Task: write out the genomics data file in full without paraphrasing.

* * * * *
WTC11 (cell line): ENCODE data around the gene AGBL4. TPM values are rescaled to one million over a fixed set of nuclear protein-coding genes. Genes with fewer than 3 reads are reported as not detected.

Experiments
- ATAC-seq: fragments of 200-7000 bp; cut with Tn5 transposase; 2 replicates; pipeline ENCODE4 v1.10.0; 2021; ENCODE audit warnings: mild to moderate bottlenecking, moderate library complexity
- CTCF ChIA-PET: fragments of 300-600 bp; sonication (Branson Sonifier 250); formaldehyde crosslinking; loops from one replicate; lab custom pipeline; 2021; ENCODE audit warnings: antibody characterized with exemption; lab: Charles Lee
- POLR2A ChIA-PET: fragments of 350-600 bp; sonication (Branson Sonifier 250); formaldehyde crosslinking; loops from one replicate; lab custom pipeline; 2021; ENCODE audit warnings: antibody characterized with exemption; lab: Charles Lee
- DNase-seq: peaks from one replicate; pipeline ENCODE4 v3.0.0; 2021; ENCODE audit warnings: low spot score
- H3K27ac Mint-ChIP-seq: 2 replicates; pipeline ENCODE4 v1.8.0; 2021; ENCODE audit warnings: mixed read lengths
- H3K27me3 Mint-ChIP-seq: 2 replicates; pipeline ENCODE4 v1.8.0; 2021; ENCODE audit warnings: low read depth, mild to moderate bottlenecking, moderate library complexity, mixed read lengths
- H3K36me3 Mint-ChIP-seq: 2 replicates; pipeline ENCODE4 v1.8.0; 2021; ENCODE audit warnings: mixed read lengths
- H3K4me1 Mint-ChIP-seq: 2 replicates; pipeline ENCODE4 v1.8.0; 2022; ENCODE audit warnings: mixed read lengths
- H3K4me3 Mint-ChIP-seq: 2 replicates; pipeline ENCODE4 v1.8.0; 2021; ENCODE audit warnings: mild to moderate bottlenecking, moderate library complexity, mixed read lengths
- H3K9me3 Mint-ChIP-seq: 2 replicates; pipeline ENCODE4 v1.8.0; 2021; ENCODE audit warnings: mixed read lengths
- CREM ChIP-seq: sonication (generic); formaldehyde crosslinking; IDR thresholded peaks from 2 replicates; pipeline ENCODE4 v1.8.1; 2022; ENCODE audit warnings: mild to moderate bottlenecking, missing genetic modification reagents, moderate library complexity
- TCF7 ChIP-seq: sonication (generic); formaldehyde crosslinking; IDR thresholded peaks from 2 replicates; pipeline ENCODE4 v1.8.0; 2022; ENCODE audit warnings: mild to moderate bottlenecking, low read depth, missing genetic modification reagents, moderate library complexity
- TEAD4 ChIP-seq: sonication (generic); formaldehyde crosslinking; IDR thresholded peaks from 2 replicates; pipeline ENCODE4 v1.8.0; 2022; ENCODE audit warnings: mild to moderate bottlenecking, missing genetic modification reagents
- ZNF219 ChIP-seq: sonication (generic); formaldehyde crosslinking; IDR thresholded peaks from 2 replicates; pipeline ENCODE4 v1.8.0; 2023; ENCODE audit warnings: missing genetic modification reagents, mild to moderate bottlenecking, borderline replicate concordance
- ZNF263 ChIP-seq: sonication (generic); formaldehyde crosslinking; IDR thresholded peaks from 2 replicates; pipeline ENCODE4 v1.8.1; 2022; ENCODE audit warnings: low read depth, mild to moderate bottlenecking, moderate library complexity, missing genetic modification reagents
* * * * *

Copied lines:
WTC11 (cell line): ENCODE data around the gene AGBL4. TPM values are rescaled to one million over a fixed set of nuclear protein-coding genes. Genes with fewer than 3 reads are reported as not detected.

Experiments
- ATAC-seq: fragments of 200-7000 bp; cut with Tn5 transposase; 2 replicates; pipeline ENCODE4 v1.10.0; 2021; ENCODE audit warnings: mild to moderate bottlenecking, moderate library complexity
- CTCF ChIA-PET: fragments of 300-600 bp; sonication (Branson Sonifier 250); formaldehyde crosslinking; loops from one replicate; lab custom pipeline; 2021; ENCODE audit warnings: antibody characterized with exemption; lab: Charles Lee
- POLR2A ChIA-PET: fragments of 350-600 bp; sonication (Branson Sonifier 250); formaldehyde crosslinking; loops from one replicate; lab custom pipeline; 2021; ENCODE audit warnings: antibody characterized with exemption; lab: Charles Lee
- DNase-seq: peaks from one replicate; pipeline ENCODE4 v3.0.0; 2021; ENCODE audit warnings: low spot score
- H3K27ac Mint-ChIP-seq: 2 replicates; pipeline ENCODE4 v1.8.0; 2021; ENCODE audit warnings: mixed read lengths
- H3K27me3 Mint-ChIP-seq: 2 replicates; pipeline ENCODE4 v1.8.0; 2021; ENCODE audit warnings: low read depth, mild to moderate bottlenecking, moderate library complexity, mixed read lengths
- H3K36me3 Mint-ChIP-seq: 2 replicates; pipeline ENCODE4 v1.8.0; 2021; ENCODE audit warnings: mixed read lengths
- H3K4me1 Mint-ChIP-seq: 2 replicates; pipeline ENCODE4 v1.8.0; 2022; ENCODE audit warnings: mixed read lengths
- H3K4me3 Mint-ChIP-seq: 2 replicates; pipeline ENCODE4 v1.8.0; 2021; ENCODE audit warnings: mild to moderate bottlenecking, moderate library complexity, mixed read lengths
- H3K9me3 Mint-ChIP-seq: 2 replicates; pipeline ENCODE4 v1.8.0; 2021; ENCODE audit warnings: mixed read lengths
- CREM ChIP-seq: sonication (generic); formaldehyde crosslinking; IDR thresholded peaks from 2 replicates; pipeline ENCODE4 v1.8.1; 2022; ENCODE audit warnings: mild to moderate bottlenecking, missing genetic modification reagents, moderate library complexity
- TCF7 ChIP-seq: sonication (generic); formaldehyde crosslinking; IDR thresholded peaks from 2 replicates; pipeline ENCODE4 v1.8.0; 2022; ENCODE audit warnings: mild to moderate bottlenecking, low read depth, missing genetic modification reagents, moderate library complexity
- TEAD4 ChIP-seq: sonication (generic); formaldehyde crosslinking; IDR thresholded peaks from 2 replicates; pipeline ENCODE4 v1.8.0; 2022; ENCODE audit warnings: mild to moderate bottlenecking, missing genetic modification reagents
- ZNF219 ChIP-seq: sonication (generic); formaldehyde crosslinking; IDR thresholded peaks from 2 replicates; pipeline ENCODE4 v1.8.0; 2023; ENCODE audit warnings: missing genetic modification reagents, mild to moderate bottlenecking, borderline replicate concordance
- ZNF263 ChIP-seq: sonication (generic); formaldehyde crosslinking; IDR thresholded peaks from 2 replicates; pipeline ENCODE4 v1.8.1; 2022; ENCODE audit warnings: low read depth, mild to moderate bottlenecking, moderate library complexity, missing genetic modification reagents